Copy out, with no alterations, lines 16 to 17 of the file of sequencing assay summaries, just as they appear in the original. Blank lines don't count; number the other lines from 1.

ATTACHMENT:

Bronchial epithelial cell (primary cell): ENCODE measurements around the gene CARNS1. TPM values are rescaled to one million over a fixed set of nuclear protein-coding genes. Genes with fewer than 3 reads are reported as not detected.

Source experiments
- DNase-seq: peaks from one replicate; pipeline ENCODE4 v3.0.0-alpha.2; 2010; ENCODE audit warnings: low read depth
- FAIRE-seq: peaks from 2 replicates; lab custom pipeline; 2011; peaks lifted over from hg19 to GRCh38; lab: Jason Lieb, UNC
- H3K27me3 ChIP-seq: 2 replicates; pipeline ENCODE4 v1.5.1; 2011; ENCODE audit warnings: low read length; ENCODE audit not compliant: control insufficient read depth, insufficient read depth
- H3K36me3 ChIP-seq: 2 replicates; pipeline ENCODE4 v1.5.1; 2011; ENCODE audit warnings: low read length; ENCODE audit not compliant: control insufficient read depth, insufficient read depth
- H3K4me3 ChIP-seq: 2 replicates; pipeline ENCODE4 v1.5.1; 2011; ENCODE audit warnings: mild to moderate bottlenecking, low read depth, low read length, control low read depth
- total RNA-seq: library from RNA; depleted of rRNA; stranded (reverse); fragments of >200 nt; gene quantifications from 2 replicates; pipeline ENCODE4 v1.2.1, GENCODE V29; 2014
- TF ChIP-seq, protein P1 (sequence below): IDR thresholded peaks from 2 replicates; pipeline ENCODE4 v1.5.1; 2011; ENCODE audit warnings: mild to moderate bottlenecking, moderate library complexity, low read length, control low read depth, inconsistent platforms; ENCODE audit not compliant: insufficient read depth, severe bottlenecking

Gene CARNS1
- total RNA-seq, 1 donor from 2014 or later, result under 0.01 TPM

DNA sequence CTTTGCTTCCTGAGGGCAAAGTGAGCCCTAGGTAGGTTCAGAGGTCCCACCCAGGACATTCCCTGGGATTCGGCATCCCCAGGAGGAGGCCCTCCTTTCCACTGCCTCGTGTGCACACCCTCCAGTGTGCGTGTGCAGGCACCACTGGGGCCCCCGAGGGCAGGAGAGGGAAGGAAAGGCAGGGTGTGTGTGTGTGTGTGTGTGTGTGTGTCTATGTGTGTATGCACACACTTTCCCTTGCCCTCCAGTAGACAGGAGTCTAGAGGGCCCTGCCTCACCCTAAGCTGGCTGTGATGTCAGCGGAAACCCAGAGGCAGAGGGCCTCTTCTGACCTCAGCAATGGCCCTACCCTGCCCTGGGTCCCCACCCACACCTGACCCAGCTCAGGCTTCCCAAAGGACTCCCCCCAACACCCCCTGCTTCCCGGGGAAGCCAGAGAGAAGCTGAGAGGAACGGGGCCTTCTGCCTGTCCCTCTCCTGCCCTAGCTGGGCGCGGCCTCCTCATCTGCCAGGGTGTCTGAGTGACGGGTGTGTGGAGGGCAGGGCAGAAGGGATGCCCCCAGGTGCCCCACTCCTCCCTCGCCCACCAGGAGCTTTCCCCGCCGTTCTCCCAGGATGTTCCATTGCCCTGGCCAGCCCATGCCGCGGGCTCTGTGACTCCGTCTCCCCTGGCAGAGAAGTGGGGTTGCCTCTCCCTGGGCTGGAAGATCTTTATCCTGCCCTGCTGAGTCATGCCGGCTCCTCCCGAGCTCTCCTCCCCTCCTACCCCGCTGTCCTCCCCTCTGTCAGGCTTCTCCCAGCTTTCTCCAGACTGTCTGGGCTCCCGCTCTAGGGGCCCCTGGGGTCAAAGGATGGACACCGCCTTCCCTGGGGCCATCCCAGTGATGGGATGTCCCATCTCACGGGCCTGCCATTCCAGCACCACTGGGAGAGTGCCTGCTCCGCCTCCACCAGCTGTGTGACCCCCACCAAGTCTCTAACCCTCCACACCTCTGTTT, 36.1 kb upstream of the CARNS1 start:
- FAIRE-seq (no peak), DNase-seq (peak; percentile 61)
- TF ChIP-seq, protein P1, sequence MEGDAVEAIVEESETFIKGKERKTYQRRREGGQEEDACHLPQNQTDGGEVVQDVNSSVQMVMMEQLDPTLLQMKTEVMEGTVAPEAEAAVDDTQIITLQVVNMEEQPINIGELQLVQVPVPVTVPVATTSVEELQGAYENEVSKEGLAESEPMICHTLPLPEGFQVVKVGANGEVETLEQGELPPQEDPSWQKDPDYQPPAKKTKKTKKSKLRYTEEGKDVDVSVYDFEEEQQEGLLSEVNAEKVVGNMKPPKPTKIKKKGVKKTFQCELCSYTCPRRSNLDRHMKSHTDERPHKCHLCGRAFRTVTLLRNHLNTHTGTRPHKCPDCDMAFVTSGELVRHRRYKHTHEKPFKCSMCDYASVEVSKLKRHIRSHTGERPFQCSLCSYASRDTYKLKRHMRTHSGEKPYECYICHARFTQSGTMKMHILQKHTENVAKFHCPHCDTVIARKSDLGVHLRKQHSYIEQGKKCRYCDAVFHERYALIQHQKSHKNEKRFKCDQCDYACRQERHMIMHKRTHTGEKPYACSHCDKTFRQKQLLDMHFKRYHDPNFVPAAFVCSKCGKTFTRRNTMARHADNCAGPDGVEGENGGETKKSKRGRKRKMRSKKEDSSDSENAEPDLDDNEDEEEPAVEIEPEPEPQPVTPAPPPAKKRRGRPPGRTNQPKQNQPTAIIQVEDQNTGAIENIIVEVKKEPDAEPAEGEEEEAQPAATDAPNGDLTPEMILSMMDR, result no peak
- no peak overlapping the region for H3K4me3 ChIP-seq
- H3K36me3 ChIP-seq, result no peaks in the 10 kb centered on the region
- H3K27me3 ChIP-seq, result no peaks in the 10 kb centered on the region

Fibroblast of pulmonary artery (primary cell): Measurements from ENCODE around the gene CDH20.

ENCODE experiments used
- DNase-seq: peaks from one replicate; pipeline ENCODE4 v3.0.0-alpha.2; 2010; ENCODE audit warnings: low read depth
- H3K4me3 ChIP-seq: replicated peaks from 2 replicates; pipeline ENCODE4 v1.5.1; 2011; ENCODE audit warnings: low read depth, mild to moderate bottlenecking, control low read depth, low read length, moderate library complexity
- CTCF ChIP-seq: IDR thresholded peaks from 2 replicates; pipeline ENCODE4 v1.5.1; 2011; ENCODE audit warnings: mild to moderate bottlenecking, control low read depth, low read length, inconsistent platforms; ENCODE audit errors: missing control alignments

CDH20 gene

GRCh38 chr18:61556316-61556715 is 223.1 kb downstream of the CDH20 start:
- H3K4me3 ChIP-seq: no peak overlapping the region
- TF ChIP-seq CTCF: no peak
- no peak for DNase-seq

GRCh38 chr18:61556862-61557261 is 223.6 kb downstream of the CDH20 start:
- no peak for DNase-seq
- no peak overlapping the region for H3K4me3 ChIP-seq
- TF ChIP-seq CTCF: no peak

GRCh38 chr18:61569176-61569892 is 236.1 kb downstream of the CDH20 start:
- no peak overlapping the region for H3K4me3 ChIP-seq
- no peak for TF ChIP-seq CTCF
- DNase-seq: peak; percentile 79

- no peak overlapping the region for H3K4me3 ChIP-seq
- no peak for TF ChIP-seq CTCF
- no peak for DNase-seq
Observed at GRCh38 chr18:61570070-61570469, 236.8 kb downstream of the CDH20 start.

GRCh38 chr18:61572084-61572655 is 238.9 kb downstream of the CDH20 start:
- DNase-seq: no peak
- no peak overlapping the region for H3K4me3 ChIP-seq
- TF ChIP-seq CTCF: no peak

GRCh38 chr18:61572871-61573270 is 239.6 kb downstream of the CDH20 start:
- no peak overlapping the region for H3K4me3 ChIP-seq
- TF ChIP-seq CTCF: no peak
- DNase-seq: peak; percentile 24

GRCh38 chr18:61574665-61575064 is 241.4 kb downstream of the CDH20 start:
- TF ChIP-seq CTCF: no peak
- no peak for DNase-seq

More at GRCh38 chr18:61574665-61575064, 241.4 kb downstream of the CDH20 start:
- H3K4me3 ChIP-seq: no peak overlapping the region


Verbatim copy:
- H3K36me3 ChIP-seq, result no peaks in the 10 kb centered on the region
- H3K27me3 ChIP-seq, result no peaks in the 10 kb centered on the region